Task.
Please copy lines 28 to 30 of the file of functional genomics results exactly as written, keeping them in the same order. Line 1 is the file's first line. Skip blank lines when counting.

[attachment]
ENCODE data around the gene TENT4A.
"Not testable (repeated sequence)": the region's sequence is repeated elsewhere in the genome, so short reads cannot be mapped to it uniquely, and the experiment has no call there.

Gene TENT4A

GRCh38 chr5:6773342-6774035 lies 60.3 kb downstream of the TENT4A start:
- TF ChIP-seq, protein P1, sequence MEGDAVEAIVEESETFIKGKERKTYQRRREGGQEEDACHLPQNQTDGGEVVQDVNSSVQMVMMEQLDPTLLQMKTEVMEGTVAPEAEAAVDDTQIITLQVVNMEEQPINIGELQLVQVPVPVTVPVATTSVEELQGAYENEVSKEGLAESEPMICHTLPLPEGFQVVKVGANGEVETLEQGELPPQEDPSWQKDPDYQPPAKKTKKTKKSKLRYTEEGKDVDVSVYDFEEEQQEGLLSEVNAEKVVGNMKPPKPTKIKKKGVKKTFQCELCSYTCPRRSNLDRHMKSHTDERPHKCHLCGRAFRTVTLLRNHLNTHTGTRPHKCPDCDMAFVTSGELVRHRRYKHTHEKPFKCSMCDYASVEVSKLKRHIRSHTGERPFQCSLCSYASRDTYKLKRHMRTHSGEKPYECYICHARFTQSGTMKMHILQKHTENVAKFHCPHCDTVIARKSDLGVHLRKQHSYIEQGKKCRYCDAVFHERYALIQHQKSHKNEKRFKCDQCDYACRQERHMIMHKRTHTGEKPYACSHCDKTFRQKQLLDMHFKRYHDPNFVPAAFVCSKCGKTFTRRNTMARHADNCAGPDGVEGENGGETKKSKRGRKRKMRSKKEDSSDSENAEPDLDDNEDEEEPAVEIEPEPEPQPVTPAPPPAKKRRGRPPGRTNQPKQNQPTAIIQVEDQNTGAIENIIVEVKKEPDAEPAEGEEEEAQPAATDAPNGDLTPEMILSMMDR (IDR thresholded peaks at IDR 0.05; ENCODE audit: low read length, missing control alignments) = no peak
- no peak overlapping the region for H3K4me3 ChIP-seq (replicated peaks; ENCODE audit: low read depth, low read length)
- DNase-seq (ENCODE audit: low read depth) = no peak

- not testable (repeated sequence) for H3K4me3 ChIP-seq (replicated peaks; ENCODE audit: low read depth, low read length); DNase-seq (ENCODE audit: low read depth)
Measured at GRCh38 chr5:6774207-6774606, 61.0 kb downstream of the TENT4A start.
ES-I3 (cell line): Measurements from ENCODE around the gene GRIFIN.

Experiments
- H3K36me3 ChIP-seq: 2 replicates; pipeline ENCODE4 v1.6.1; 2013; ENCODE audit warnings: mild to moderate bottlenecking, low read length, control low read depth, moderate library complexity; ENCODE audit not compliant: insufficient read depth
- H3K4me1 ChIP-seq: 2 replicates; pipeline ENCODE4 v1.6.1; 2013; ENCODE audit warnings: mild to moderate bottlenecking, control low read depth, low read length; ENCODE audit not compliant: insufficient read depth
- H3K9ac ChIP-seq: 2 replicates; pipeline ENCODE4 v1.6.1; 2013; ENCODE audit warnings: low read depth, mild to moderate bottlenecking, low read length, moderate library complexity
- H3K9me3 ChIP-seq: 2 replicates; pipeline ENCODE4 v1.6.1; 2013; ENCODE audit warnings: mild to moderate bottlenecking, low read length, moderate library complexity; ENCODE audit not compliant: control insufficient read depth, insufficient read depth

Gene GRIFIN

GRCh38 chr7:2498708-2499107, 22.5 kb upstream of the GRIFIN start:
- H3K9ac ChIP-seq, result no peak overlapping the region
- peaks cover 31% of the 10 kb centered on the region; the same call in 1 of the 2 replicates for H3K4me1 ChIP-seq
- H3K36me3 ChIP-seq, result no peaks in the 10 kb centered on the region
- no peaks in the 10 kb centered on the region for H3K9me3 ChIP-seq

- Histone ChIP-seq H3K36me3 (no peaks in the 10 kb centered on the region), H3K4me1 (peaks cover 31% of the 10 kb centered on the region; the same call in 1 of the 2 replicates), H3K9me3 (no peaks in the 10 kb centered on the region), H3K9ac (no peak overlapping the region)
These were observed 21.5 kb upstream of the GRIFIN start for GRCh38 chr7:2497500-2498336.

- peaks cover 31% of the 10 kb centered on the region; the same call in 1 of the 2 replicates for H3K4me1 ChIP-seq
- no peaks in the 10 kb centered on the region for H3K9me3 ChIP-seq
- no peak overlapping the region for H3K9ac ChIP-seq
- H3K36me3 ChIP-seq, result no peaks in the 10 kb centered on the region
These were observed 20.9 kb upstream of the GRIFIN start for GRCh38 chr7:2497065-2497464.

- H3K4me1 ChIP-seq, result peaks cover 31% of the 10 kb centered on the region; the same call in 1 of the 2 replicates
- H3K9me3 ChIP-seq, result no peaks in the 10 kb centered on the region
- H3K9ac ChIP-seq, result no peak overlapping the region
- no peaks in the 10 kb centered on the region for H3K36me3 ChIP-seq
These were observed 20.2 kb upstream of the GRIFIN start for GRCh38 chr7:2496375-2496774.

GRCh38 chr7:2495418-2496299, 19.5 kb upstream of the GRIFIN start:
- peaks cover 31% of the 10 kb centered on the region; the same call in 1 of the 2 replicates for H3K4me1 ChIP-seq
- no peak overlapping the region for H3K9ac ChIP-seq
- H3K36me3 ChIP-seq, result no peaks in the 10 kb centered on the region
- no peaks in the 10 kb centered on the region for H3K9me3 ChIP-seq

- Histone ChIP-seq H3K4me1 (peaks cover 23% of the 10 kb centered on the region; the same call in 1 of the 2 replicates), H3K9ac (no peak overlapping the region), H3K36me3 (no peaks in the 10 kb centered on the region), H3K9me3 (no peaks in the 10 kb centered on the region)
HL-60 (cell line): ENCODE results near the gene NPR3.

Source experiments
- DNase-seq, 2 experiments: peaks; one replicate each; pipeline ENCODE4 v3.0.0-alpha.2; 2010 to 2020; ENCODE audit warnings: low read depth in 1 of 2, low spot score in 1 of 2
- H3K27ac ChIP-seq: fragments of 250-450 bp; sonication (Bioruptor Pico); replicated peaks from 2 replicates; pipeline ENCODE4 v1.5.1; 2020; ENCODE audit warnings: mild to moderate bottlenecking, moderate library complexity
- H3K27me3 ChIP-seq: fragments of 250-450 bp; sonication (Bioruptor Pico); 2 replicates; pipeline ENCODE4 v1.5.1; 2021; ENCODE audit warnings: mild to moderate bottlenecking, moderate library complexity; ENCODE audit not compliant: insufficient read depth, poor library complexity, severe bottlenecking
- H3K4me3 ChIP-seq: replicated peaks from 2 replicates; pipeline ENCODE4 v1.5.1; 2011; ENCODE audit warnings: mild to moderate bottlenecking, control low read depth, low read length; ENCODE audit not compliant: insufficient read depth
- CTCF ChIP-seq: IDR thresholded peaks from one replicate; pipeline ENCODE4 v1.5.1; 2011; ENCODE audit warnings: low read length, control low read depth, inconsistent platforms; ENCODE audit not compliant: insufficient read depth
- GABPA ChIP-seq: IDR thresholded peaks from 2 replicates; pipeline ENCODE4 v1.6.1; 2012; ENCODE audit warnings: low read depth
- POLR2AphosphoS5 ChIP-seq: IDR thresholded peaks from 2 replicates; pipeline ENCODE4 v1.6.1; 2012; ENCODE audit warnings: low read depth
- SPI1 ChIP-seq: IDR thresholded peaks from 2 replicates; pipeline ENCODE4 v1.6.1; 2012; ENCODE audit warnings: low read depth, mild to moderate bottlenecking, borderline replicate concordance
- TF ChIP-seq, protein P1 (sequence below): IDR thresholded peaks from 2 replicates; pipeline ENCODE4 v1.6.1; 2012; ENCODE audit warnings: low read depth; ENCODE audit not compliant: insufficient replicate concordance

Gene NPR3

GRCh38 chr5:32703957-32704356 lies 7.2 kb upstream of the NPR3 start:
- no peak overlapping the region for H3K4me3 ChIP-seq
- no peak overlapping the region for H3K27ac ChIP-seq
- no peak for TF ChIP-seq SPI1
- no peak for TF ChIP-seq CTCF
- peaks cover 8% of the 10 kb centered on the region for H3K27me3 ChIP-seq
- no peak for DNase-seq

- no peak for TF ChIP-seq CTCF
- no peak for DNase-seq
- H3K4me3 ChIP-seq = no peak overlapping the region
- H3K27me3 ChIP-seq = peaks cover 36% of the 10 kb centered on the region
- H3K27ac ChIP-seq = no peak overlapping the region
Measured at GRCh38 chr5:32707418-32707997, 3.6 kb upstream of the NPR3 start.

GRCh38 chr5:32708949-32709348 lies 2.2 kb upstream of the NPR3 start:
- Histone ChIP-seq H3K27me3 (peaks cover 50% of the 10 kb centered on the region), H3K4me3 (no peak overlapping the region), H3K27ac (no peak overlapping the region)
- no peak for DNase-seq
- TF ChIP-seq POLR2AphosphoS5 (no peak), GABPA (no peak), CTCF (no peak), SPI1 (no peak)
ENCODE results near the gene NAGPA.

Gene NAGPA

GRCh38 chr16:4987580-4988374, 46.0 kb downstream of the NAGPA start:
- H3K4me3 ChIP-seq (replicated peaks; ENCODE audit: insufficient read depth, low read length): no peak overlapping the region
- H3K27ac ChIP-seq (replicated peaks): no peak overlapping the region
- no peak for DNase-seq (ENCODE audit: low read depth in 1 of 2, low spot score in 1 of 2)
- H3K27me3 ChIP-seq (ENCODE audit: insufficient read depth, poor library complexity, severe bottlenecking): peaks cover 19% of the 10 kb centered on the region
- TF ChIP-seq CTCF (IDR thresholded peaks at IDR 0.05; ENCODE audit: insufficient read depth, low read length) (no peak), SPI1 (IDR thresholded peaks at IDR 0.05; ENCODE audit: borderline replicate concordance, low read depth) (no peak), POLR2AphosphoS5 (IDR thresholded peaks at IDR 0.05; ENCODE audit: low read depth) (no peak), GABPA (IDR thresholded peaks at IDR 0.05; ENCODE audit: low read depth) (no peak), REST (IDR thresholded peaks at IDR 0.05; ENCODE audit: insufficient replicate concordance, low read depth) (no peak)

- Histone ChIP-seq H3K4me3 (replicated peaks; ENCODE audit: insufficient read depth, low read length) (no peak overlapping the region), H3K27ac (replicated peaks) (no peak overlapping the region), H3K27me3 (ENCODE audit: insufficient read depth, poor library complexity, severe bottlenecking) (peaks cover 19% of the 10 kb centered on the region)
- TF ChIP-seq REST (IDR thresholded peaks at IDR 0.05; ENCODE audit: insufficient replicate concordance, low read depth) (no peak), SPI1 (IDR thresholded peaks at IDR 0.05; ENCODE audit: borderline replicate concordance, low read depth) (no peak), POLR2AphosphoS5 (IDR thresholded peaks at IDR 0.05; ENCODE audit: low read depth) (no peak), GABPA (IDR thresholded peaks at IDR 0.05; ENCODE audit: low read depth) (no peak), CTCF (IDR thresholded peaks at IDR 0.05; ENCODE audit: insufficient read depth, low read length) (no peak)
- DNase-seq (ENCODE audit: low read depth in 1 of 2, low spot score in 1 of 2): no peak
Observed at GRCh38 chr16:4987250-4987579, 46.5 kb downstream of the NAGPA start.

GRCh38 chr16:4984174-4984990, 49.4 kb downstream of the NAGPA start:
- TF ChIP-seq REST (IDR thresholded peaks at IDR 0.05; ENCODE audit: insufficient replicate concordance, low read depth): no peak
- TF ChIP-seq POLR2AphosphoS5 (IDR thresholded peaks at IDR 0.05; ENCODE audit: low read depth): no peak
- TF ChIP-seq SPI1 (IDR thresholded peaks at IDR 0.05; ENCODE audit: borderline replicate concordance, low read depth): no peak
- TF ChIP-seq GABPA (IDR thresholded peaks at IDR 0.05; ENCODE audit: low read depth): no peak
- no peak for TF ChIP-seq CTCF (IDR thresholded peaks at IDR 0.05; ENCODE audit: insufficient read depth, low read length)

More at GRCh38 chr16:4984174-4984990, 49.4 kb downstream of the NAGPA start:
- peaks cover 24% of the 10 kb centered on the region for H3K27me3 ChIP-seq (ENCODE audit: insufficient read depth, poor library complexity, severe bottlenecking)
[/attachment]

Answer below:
These were observed 20.9 kb upstream of the GRIFIN start for GRCh38 chr7:2497065-2497464.

- H3K4me1 ChIP-seq, result peaks cover 31% of the 10 kb centered on the region; the same call in 1 of the 2 replicates
- H3K9me3 ChIP-seq, result no peaks in the 10 kb centered on the region